You'll be spending a lot of time alone so build up some networking.

    The good news. If you can get it going to the point where you can live off it, it's a whole lot of fun. And immensely rewarding. You work when you want and you can schedule around your lifestyle. You get to claim your gear and learning and practising is a taxable deduction.

    My story. I was a studio and franchise manager for a dance studio chain. I was lucky enough to have some very good (international level) teachers on staff and I offerd to shoot a couple of portfolios. It built from there until a major restructure in the overseas management of the franchise. I didn't like the new management and I was struggling to do both dance and photography (photography was winning anyway), so I jumped ship. I sent my dance folio to 20 wedding and portrait photographers and offered 6 month full time for free. I had 4 offers and took up the one that I thought would push me the hardest. I spent 6 months carrying bags, processing film and printing proofs. In a year I shot my first solo wedding. I've shot over 700 since then.

    Gordon
     
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  4. Ned

    Ned Mu-43 Legend

    Jul 18, 2010
    Alberta, Canada
    Why don't you just start with photography over the summer months when school is out, living off the funds from your teaching career that you've procured over the months when school is in session? Few of us have that kind of luxury you have, and photography is not an easy business to build. Most can't afford to keep it going long enough to see it turn into a profitable living.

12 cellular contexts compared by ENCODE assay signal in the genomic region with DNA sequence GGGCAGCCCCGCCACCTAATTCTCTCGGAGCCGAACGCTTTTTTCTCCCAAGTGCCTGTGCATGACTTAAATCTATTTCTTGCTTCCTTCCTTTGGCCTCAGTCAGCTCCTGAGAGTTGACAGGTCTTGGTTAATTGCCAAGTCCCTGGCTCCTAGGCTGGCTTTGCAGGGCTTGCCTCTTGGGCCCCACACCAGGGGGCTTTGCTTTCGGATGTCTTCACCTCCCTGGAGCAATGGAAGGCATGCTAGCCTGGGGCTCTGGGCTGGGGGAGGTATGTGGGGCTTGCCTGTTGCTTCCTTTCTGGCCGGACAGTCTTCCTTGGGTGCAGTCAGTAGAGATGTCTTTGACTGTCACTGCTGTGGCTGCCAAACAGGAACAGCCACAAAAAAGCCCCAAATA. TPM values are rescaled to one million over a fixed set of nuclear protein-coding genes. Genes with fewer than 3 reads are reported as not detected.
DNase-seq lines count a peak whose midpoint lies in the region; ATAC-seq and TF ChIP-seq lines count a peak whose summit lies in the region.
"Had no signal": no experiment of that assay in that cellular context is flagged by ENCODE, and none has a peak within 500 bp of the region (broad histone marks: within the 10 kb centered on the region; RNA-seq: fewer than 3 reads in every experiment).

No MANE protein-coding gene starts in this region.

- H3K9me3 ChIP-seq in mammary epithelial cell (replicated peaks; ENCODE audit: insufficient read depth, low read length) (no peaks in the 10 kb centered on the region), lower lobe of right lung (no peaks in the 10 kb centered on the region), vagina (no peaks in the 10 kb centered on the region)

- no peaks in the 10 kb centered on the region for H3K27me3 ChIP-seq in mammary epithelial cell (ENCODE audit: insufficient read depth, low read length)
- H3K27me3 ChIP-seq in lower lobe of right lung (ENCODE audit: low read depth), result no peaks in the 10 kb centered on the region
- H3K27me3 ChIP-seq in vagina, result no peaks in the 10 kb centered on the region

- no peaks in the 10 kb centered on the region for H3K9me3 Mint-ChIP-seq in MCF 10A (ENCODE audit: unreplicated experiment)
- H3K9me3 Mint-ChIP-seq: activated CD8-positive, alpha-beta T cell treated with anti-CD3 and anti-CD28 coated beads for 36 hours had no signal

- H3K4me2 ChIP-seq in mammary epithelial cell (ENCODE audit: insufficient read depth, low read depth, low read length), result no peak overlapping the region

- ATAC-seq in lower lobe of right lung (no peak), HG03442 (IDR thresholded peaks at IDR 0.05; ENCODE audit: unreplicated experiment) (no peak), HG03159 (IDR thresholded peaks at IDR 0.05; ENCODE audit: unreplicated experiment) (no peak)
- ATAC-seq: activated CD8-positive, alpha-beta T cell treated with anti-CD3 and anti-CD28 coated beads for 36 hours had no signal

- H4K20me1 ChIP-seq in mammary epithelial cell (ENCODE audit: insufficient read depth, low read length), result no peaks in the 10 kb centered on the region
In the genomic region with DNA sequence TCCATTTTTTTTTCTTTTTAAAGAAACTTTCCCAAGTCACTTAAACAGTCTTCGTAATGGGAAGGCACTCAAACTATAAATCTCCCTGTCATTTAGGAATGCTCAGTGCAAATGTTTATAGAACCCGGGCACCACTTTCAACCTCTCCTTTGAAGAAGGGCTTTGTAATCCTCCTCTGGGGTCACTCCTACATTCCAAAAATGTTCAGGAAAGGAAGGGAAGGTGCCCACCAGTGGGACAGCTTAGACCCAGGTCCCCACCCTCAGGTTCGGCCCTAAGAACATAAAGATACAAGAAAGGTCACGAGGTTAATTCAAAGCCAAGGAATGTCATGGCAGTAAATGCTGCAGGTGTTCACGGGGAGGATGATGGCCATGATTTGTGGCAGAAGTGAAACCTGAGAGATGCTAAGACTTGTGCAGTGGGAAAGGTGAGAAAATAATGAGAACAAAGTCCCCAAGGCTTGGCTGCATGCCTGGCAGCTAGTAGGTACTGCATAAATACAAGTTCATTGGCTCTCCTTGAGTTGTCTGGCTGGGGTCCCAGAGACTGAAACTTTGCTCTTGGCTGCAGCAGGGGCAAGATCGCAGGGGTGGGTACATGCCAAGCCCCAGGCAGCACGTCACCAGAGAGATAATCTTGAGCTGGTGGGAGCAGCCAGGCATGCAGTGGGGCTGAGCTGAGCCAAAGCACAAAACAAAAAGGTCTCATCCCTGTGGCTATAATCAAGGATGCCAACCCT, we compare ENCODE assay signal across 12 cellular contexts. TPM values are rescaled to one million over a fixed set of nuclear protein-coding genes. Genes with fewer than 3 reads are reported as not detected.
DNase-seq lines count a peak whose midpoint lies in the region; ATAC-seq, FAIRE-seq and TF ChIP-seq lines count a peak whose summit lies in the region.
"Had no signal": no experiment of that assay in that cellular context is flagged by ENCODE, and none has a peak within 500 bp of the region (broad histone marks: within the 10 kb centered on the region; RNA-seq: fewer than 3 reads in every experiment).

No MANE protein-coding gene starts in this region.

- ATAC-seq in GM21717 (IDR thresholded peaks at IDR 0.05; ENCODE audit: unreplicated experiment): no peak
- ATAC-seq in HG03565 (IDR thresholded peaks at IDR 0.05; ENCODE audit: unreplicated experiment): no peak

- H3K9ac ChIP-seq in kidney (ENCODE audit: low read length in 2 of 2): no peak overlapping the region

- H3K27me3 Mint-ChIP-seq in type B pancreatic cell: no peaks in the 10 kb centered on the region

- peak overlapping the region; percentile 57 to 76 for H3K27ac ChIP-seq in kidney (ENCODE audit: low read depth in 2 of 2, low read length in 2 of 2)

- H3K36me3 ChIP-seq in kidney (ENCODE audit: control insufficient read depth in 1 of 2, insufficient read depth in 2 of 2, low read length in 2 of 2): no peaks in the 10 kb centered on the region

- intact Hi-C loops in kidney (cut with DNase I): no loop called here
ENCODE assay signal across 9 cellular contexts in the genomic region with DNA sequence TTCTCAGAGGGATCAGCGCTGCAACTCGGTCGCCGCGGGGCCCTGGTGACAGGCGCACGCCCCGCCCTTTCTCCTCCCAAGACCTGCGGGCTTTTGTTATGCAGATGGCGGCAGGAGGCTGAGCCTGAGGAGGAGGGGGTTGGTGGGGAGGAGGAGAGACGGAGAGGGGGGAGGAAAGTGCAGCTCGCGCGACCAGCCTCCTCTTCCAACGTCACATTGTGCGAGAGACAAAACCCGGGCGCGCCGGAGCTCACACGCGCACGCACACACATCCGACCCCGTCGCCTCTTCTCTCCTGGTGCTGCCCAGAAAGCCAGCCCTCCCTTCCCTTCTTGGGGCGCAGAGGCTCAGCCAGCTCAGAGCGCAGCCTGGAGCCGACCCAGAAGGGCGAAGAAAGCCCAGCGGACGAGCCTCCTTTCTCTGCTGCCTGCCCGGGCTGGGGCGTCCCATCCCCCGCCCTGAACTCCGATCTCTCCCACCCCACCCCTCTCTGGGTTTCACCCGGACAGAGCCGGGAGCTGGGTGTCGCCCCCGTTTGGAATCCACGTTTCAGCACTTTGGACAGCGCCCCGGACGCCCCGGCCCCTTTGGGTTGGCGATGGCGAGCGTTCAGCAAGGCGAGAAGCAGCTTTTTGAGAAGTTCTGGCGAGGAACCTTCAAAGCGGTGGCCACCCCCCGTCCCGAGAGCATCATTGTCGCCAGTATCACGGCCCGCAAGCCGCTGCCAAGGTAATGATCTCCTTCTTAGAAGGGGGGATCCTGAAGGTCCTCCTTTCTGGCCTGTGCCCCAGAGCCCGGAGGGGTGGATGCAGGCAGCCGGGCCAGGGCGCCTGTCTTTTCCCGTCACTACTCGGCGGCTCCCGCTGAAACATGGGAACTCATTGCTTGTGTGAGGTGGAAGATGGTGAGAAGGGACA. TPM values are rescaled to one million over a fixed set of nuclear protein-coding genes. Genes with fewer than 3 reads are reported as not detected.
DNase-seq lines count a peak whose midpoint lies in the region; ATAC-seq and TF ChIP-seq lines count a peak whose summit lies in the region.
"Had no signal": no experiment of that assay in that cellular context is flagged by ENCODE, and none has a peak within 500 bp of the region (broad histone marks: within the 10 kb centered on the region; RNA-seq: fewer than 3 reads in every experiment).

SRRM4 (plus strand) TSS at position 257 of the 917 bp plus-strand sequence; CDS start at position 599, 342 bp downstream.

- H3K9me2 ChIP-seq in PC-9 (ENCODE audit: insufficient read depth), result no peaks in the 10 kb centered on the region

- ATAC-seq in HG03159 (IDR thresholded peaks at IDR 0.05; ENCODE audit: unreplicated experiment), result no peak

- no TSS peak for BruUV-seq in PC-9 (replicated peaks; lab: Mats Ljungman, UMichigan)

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  5. RuffDraft

    RuffDraft Mu-43 Regular

    134
    Jan 13, 2013
    I understand. I just don't know if my knowledge and understanding of portraiture is up to standard to place myself in the hands of a pro yet. I have always taken great joy in shooting under the travel category, and otherwise treaded lightly in the other areas of photography. That said, I would relish the chance to do so... I was just going to go on some courses to do with light and portraiture before putting myself forward... I want to be able to show promise in all areas, rather than just a drive with no real gift. I want to be of help, rather than a pain.

    I do fit the qualities that you have stated. They're all things that I have to show daily when teaching children and liaising with their parents, other staff and professionals from different areas of expertise. I think the technical aspects and the business side would be my weak areas... however, my mum acts as an accountant for two small companies, so I'd have someone to learn from there.

    I like your second paragraph, mainly as it's great to hear that a pro prefers reliability over photographic prowess. Nevertheless, photography would get in the way of my current career (teaching), as I'd never let the pro down, which would, in turn, effect the learning of the children. I'd have to reach a point in a couple of years, where I'd be willing to go part time or become a supply teacher to support the early days of my photography career. Kids deserve the best, as well as the client.

    Thanks for all of your advice... I still don't know what to make of my photography, especially when I compare it to pictures on 500px. Nevertheless, I've had a few photographs on there reach 95+ rating, but I think it's mainly down to being active, rather than competing with the photographers there who simply shine (even if they seem to do a lot of work in post, merging multiple pictures together to create something abstract and wonderful).

    Thanks for this insightful post. I honestly don't mind the requirements behind a screen - I'm a computer science graduate, so my eyes are pretty much on their way anyway! That said, the other stuff would be where I was wary. All money stuff sounds complicated, although I'd be willing to learn.